ODESSA – All Tony Schiros ever wanted to do was play golf. He wanted to play when he was a kid and still wants to play today.
At 67, he enjoys the game on his home course, Silver Dollar. His favorite sound? That special rattle that all golfers know – when the ball swims in the cup. He soaks in the nature around him, the cool breezes, and enjoys the competition on the course. And, by honing his craft all this years, he’s become so good at the game that he is playing for a national title during a five day tournament starting Aug. 17 in the Portland suburb of Oregon City, Ore.
By the way, Tony Schiros is blind.
Schiros started the game sighted. A detached retina when he was 11 – the result of being punched by an older kid – left Schiros with one working eye.
It was 14 years later when a Fourth of July fireworks mishap took the use of his other eye. He underwent a number of cornea replacements over the years, only to suffer a final detachment a few years ago.
Schiros had every reason to give up the game he loved. For awhile, he did.
But the realization that, sight or not, he still had a life to live inspired him to take up the game again. He couldn’t see – but knew that feel is the key to golf. He knew that some of the best putters in the game practice in the dark. Over time, Schiros learned that, despite his disability, he still can play the game.
“I can win this tournament and I expect to,” Schiros said about the U.S. Blind Open Championship of the United States Blind Golf Association. “There are golfers from all over the world, but I can win this thing.”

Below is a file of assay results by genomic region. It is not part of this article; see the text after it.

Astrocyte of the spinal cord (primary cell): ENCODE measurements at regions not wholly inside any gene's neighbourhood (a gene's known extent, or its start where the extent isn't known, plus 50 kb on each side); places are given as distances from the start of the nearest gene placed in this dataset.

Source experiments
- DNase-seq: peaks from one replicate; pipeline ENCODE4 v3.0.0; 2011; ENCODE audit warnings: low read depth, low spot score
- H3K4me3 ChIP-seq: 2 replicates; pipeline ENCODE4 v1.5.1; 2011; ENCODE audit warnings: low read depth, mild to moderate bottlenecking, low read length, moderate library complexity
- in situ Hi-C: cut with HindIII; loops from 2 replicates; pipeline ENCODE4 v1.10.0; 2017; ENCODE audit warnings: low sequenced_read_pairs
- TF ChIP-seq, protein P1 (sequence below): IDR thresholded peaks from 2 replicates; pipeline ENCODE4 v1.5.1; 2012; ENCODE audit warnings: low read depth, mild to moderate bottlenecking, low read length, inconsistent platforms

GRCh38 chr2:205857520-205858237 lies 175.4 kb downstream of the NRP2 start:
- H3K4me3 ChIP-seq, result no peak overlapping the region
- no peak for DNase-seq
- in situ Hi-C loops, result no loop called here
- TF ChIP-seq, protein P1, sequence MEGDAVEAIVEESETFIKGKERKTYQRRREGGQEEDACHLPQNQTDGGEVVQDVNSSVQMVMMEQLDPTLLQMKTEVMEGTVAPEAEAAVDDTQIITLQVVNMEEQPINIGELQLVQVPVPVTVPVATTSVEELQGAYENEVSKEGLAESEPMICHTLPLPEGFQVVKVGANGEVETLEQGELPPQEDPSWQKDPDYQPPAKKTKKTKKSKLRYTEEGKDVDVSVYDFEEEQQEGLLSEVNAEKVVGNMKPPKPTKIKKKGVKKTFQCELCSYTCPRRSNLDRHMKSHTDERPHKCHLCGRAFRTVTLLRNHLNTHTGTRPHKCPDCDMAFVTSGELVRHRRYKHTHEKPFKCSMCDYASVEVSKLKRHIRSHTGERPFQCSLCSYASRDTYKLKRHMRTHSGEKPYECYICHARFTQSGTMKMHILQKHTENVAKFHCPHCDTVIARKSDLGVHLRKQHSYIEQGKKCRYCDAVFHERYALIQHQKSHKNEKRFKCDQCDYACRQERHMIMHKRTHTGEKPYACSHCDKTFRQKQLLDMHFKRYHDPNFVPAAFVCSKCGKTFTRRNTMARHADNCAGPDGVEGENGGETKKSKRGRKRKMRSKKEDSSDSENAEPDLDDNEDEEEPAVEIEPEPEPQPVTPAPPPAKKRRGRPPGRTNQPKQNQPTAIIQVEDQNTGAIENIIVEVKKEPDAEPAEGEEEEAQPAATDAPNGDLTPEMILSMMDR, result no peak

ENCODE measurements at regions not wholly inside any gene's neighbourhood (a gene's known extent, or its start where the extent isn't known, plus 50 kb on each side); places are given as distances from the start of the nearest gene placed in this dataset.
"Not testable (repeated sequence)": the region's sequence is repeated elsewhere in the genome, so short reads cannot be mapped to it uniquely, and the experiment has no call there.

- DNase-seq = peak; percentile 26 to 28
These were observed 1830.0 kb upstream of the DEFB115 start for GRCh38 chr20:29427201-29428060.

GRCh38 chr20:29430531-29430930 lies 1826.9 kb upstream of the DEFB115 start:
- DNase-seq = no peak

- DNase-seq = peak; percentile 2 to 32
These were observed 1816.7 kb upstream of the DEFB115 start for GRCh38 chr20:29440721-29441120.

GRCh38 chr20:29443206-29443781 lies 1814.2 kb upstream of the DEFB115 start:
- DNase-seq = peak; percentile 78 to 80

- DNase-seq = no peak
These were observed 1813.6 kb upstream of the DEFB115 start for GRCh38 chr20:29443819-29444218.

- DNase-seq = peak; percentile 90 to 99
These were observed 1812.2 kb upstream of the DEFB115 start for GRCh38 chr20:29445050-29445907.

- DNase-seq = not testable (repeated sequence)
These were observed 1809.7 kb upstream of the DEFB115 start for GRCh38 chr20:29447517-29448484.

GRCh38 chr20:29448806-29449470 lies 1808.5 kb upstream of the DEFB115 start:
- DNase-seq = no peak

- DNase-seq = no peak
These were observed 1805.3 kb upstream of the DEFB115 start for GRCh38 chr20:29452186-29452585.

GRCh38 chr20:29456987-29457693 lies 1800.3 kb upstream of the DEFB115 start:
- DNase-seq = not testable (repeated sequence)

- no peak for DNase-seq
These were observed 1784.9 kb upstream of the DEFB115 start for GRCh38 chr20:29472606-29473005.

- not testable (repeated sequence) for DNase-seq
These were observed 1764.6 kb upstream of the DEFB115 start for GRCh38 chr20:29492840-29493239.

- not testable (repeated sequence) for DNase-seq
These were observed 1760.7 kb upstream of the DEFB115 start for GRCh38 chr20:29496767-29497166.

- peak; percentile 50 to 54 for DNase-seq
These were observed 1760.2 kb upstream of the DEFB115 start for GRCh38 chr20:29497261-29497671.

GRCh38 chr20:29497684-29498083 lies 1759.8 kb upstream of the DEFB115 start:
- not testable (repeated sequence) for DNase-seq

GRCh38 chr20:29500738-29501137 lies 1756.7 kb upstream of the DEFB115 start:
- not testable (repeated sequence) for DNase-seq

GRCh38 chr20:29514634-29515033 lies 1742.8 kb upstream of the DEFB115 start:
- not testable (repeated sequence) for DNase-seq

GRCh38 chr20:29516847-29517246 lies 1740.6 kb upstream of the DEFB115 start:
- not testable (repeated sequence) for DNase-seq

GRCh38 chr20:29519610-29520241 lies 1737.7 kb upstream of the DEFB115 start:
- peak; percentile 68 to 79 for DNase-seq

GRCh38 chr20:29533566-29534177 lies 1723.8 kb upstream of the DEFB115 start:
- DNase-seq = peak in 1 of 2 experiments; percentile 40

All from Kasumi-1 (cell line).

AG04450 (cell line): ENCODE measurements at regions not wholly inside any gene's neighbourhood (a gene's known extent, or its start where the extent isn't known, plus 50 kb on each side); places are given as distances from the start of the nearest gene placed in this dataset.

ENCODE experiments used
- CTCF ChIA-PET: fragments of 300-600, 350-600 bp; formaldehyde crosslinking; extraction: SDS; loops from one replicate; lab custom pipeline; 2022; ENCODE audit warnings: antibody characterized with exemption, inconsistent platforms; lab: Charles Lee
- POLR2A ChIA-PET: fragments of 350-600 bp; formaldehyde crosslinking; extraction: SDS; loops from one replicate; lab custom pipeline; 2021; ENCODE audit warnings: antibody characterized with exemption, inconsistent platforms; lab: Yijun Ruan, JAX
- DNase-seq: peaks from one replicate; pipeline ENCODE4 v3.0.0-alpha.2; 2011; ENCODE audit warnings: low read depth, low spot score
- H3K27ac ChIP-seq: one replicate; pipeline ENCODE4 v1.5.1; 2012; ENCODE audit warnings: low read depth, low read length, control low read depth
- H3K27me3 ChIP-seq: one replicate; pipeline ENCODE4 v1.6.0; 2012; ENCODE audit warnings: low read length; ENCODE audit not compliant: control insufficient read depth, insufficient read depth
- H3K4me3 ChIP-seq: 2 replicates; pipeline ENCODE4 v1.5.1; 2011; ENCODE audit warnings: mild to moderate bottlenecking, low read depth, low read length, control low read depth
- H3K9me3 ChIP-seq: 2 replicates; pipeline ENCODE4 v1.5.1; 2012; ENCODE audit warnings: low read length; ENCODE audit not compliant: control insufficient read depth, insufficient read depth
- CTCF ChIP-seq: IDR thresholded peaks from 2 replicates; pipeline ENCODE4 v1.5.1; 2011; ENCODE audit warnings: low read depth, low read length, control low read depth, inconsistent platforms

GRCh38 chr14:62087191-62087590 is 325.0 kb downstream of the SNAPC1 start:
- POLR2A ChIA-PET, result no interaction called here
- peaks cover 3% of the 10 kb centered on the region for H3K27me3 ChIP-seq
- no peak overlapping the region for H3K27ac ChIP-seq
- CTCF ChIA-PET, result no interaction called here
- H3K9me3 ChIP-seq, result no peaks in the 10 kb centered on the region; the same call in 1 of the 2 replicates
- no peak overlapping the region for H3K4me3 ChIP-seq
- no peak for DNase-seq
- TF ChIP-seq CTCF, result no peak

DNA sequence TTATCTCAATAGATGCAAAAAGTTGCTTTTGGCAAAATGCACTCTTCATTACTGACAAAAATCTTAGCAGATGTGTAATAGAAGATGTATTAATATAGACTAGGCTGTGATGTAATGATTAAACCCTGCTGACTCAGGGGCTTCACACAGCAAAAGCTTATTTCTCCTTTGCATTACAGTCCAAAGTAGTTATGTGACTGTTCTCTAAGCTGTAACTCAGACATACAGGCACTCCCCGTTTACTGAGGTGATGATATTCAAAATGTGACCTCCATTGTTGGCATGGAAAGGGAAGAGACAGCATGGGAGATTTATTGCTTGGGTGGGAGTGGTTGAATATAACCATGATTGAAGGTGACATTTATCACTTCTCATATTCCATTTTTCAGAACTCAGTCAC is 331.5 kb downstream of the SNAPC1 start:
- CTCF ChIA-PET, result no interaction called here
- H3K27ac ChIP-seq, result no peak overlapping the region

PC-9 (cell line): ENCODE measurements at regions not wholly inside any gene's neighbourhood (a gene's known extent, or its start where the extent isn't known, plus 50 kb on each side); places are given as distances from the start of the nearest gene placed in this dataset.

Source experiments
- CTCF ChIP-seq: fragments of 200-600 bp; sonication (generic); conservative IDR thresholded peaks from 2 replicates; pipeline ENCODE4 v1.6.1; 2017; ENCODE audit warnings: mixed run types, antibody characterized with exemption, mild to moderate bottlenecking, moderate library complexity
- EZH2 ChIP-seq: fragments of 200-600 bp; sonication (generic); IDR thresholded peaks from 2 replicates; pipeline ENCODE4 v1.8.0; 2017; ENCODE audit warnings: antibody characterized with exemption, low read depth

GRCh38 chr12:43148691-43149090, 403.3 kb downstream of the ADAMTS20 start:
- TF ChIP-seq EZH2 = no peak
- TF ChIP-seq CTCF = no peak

The golfers won’t be alone on the course. Call them caddies, assistants or guides, but each player will have someone aligning him or her for each shot, whether it be explaining the breaks on the green or to hit a fade or a draw. To a regular golfer, it sounds complicated, but to Schiros’ assistant, Rich Gassner, it is just a great partnership. Both joke often and enjoy the caddie-player relationship.
“I told him I wanted to be his eyes,” Gassner said. “We are going shoot some low numbers in Portland.”
The numbers weren’t so low when Schiros decided to get back onto the course. His first round was a 116. Later, a somewhat successful cornea transplant brought back some of his eyesight, only to have they transplant fail. However, he is not bitter.
“I feel blessed after all that happened,” Schiros said. “I have a relationship with God and this is what he wanted. I used to get angry when I would hit a bad shot, but now I just thank the Lord for giving me a chance to keep playing. The two most important things in my life are joy and peace, and I have both.”
One the course, his game begins with him being aligned by his caddie. Once the alignment is correct, Schiros feels he can putt as well as anyone and fears no sand trap. As long as he is aligned, his feel for the golf club has nothing to do with his lack of vision.
And that vision extends to raising awareness for the United States Blind Golf Association (USBGA). He is in discussion with First Tee of Tampa Bay to help raise funds for the USBGA can start to get the attention he says it deserves.
“We can still play,” Schiros said. “There’s not a lot of hope for me, but I am going to keep playing. It won’t stop me. You might see some kind of miracle to give me my eyesight back, but I am not struggling. I trust life and don’t fight it. And I expect to win in Oregon.”
For information on the United States Blind Golfers Association, check the website at www.usblindgolf.com.